Cite the first few words (typically the title) and the year of the reference item. Double-quote the title of an article or chapter, and italicize the title of a magazine, book, brochure, or report. This is an adaptation of the book Study Guide (2000) or "Reading," 1999. It is assumed that the reader knows nothing about the topic.
To begin with, I would like to thank my family for their support during this project. They had no idea what I was going to write about, but they always gave me hope when I needed it most. My father has been very encouraging throughout this process, as he has been through several of his own books. He always helped me understand how words and phrases are used in a particular context, which has been extremely useful for me. My mother has been there for all of my research trips - some of which lasted for over a month at a time! - and has never complained once. I can't forget to mention my husband, who not only puts up with all of my crazy ideas but also helps me turn them into actual papers. He has been my biggest supporter and always gives me hope when I need it most.
Finally, I would like to thank you, the reader, for having an interest in my work. To be honest, I wasn't sure if anyone would be interested in reading about the history of books, but I have been greatly encouraged by all of your comments.
It does not include information about articles in journals or newspapers.
Reference lists are at the end of books and articles. They consist of authors' names, year published, titles of books/periodicals, pages numbers, and institutions where research materials can be found. For example, if you are referencing a page in an article, you would list it as follows: Miller, J., & Milgram, S. (1994). Does intense treatment work for all patients? A review of the psychotherapy literature. Journal of Consulting and Clinical Psychology, 62, 809-826.
You should also include the name of the journal if you can obtain it. For example, if the article was published in the Journal of Abnormal Psychology, then you would list that as well. Most libraries have access to several major psychology journals. You should check with your librarian to see what options are available to you.
Finally, avoid using footnotes or endnotes as reference lists. These items are necessary for books and articles you are citing, not others.
In conclusion, references are important parts of any paper.
Author Unknown If the work does not have an author, reference it in the signal phrase by its title or use the first word or two in the parenthesis. The titles of books and reports are italicized, while the titles of articles, chapters, and web pages are surrounded by quotation marks. Author Unkown.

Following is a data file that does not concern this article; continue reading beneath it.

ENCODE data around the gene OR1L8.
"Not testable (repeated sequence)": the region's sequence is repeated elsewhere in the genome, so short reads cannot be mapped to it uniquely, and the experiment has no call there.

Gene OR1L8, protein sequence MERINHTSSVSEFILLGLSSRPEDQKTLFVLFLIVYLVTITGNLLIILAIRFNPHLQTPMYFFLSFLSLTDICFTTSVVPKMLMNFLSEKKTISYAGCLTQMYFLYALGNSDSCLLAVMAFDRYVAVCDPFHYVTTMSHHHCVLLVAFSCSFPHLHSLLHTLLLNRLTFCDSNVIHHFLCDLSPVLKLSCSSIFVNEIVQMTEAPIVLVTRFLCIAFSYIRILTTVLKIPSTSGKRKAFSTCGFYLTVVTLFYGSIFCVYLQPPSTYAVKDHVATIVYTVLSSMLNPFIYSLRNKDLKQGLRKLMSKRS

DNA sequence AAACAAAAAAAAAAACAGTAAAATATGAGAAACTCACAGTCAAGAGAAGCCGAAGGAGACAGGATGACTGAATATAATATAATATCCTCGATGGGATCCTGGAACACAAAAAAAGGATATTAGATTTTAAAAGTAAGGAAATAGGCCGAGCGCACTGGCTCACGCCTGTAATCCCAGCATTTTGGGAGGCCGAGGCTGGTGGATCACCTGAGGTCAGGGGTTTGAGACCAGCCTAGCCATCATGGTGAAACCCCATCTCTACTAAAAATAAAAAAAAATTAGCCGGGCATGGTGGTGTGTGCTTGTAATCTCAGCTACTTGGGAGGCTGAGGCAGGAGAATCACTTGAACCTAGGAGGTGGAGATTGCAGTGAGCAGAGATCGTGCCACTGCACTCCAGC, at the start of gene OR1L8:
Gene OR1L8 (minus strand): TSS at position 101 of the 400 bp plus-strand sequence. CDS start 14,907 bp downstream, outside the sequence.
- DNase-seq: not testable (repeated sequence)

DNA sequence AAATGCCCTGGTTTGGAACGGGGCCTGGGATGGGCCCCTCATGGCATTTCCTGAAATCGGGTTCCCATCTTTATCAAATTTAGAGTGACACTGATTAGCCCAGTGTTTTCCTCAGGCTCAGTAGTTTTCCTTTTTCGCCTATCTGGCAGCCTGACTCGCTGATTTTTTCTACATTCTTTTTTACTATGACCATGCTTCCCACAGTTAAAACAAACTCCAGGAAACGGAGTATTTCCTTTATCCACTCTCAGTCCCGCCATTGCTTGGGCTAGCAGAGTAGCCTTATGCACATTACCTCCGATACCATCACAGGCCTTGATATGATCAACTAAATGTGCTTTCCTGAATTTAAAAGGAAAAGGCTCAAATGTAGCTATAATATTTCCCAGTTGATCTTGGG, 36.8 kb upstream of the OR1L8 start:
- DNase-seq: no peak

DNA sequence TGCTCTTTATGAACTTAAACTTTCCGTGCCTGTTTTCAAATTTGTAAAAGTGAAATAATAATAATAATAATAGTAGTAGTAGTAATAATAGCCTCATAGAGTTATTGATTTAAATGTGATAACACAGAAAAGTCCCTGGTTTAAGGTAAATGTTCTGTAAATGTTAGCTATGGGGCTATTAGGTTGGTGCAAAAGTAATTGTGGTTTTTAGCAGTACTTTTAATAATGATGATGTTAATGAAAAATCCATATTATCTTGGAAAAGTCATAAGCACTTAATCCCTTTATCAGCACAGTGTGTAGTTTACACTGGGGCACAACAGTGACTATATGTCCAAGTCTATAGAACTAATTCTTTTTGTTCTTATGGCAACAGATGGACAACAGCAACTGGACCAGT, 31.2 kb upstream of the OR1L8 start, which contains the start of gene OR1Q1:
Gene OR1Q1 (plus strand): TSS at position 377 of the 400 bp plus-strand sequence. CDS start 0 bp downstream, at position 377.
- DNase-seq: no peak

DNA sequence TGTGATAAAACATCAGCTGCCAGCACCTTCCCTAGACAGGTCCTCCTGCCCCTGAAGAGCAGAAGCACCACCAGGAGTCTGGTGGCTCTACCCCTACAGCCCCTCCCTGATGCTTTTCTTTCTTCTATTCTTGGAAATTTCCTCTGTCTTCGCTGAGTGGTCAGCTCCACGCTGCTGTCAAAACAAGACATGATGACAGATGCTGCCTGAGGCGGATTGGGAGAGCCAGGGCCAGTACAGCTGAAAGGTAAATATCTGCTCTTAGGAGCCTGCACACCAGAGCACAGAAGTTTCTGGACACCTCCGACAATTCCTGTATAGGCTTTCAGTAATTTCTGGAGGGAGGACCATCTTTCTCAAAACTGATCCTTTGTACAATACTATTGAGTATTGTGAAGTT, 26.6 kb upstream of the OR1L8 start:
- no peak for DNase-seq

If you know the author's name but cannot find it in the bibliography, check the reference list of another work by the same author. If there is no other work, then cite the book with a general descriptor instead of its specific title. For example, if the book is titled A History of Art, then reference it as "the work by Author Name" rather than by its specific title. If there is no other work by the same author, then cite the book as "the only available work on the subject."
If the book has no author listed, then it is necessary to provide a signal phrase to indicate as much in the text of your paper. Possible signals include: "According to...," "It can be assumed that...", "There is evidence that...," "It is known that...," "It has been suggested that...," "It has been claimed that...," and so forth.
In addition to the title, authors also need to be cited by name within the text of the paper. This is especially important for writers who use anonymous sources.
If there is no author or editor listed for a book, begin the citation with the title, followed by the year of publication in round brackets. If an author is also the publisher, use the word "author" instead of the publisher's name. For example, a book called The Author's Edition would be cited as (Taylor & Francis, 2007).
If you are writing a paper that includes references to articles that were published in journals that have since gone out of business, use the nomenclature adopted by the late journal- which is the last name of the previous editor-author combination followed by "ed." and then the first name of the current editor. For example, an article by Taylor and Francis in The Journal of Studies on Alcoholism would be cited as (Taylor and Francis, 2007).
If you are writing a paper that includes references to books that have been written by individuals who did not publish them themselves, use the nomenclature adopted by publishers at the time the work was published. For example, a book by Thomas Jefferson would be cited as (Thomas Jefferson, 1820).
If you are writing a paper that includes references to websites, give the date of publication as well as the URL. Use the word "web" before "site" to indicate that you are referring to a website.